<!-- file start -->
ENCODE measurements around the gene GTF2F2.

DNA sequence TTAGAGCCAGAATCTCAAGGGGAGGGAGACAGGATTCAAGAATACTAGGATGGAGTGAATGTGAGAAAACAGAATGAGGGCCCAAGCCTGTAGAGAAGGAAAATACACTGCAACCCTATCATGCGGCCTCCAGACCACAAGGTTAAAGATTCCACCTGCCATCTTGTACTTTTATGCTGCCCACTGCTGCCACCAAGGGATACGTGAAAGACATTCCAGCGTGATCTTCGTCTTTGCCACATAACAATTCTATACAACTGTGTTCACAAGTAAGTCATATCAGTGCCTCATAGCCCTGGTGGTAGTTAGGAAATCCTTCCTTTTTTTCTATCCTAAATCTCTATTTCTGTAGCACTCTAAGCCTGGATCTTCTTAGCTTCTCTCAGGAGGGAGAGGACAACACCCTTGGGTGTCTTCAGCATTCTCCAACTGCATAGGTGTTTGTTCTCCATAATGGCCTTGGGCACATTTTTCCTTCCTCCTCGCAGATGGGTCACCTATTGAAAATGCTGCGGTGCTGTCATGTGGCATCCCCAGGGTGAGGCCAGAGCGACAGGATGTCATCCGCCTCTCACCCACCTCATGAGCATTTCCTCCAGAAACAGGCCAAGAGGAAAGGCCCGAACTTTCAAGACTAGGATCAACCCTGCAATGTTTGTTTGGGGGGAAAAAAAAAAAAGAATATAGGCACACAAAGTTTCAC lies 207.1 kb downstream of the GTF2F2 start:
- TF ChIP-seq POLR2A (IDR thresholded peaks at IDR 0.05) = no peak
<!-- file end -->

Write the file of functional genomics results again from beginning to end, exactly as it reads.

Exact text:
ENCODE measurements around the gene GTF2F2.

DNA sequence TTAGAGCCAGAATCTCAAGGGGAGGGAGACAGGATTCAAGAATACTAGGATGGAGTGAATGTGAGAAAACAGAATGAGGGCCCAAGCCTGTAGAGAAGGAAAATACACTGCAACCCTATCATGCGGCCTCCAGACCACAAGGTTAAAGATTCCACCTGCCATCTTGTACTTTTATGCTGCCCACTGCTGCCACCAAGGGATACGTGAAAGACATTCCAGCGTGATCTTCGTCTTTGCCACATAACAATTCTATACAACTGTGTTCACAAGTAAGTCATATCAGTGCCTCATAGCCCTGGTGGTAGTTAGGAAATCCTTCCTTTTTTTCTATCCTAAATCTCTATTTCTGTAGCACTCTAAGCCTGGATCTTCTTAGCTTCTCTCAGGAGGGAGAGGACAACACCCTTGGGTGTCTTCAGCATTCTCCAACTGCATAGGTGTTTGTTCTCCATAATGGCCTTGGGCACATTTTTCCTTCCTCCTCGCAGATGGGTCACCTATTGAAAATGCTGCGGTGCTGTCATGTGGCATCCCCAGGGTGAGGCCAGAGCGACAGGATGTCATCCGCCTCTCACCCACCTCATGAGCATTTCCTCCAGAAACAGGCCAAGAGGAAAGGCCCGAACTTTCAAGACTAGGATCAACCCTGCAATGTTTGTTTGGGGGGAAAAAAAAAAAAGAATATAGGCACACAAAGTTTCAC lies 207.1 kb downstream of the GTF2F2 start:
- TF ChIP-seq POLR2A (IDR thresholded peaks at IDR 0.05) = no peak